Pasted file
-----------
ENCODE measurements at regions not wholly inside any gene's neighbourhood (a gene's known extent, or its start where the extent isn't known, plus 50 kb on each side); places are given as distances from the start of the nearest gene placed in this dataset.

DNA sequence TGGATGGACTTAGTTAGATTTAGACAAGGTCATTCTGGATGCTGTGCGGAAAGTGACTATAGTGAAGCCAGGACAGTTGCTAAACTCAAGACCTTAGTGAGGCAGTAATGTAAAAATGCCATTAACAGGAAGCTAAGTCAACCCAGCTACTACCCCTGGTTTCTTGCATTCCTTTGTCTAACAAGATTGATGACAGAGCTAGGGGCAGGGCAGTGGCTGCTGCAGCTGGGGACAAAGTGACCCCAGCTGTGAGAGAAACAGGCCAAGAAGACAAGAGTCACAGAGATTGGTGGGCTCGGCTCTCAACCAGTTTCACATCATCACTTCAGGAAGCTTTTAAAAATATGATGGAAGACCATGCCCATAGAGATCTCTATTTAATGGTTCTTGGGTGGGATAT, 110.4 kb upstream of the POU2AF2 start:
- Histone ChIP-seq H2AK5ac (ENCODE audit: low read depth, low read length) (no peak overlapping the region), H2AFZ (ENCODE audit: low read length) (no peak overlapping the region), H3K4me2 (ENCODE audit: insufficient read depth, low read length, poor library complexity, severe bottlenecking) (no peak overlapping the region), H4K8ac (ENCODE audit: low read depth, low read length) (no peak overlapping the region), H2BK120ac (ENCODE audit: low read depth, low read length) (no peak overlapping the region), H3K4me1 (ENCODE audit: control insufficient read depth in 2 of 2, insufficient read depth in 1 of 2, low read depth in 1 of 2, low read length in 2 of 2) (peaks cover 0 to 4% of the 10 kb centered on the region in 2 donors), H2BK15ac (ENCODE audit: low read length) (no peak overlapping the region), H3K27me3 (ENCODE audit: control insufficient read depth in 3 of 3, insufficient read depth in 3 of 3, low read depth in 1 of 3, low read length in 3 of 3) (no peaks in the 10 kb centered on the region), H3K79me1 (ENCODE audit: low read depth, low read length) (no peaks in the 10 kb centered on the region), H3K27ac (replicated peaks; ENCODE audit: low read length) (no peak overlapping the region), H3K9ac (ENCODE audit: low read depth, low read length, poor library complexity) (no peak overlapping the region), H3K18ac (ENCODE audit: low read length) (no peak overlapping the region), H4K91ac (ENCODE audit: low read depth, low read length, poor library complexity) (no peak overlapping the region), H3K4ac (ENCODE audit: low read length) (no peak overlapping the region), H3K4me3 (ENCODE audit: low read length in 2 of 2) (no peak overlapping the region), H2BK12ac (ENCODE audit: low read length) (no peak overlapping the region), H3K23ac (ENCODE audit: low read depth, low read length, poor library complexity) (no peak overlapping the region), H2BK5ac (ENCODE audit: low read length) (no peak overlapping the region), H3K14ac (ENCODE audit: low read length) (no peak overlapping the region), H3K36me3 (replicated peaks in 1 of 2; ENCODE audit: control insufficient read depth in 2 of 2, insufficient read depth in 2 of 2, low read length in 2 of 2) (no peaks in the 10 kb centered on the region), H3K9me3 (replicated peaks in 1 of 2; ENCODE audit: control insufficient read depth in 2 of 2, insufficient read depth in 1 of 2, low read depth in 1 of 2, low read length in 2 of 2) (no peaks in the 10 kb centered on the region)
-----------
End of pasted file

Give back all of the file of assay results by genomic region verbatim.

ENCODE measurements at regions not wholly inside any gene's neighbourhood (a gene's known extent, or its start where the extent isn't known, plus 50 kb on each side); places are given as distances from the start of the nearest gene placed in this dataset.

DNA sequence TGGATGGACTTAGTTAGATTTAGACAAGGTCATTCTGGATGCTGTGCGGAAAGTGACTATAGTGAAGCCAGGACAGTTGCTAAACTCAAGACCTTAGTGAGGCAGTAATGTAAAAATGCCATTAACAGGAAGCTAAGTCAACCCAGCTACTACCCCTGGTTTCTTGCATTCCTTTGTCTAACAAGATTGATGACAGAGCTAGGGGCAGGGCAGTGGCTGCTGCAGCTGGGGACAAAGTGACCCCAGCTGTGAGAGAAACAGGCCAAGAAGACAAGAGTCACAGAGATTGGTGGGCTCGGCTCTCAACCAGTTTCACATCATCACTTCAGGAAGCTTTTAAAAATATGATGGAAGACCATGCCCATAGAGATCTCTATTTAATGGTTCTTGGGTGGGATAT, 110.4 kb upstream of the POU2AF2 start:
- Histone ChIP-seq H2AK5ac (ENCODE audit: low read depth, low read length) (no peak overlapping the region), H2AFZ (ENCODE audit: low read length) (no peak overlapping the region), H3K4me2 (ENCODE audit: insufficient read depth, low read length, poor library complexity, severe bottlenecking) (no peak overlapping the region), H4K8ac (ENCODE audit: low read depth, low read length) (no peak overlapping the region), H2BK120ac (ENCODE audit: low read depth, low read length) (no peak overlapping the region), H3K4me1 (ENCODE audit: control insufficient read depth in 2 of 2, insufficient read depth in 1 of 2, low read depth in 1 of 2, low read length in 2 of 2) (peaks cover 0 to 4% of the 10 kb centered on the region in 2 donors), H2BK15ac (ENCODE audit: low read length) (no peak overlapping the region), H3K27me3 (ENCODE audit: control insufficient read depth in 3 of 3, insufficient read depth in 3 of 3, low read depth in 1 of 3, low read length in 3 of 3) (no peaks in the 10 kb centered on the region), H3K79me1 (ENCODE audit: low read depth, low read length) (no peaks in the 10 kb centered on the region), H3K27ac (replicated peaks; ENCODE audit: low read length) (no peak overlapping the region), H3K9ac (ENCODE audit: low read depth, low read length, poor library complexity) (no peak overlapping the region), H3K18ac (ENCODE audit: low read length) (no peak overlapping the region), H4K91ac (ENCODE audit: low read depth, low read length, poor library complexity) (no peak overlapping the region), H3K4ac (ENCODE audit: low read length) (no peak overlapping the region), H3K4me3 (ENCODE audit: low read length in 2 of 2) (no peak overlapping the region), H2BK12ac (ENCODE audit: low read length) (no peak overlapping the region), H3K23ac (ENCODE audit: low read depth, low read length, poor library complexity) (no peak overlapping the region), H2BK5ac (ENCODE audit: low read length) (no peak overlapping the region), H3K14ac (ENCODE audit: low read length) (no peak overlapping the region), H3K36me3 (replicated peaks in 1 of 2; ENCODE audit: control insufficient read depth in 2 of 2, insufficient read depth in 2 of 2, low read length in 2 of 2) (no peaks in the 10 kb centered on the region), H3K9me3 (replicated peaks in 1 of 2; ENCODE audit: control insufficient read depth in 2 of 2, insufficient read depth in 1 of 2, low read depth in 1 of 2, low read length in 2 of 2) (no peaks in the 10 kb centered on the region)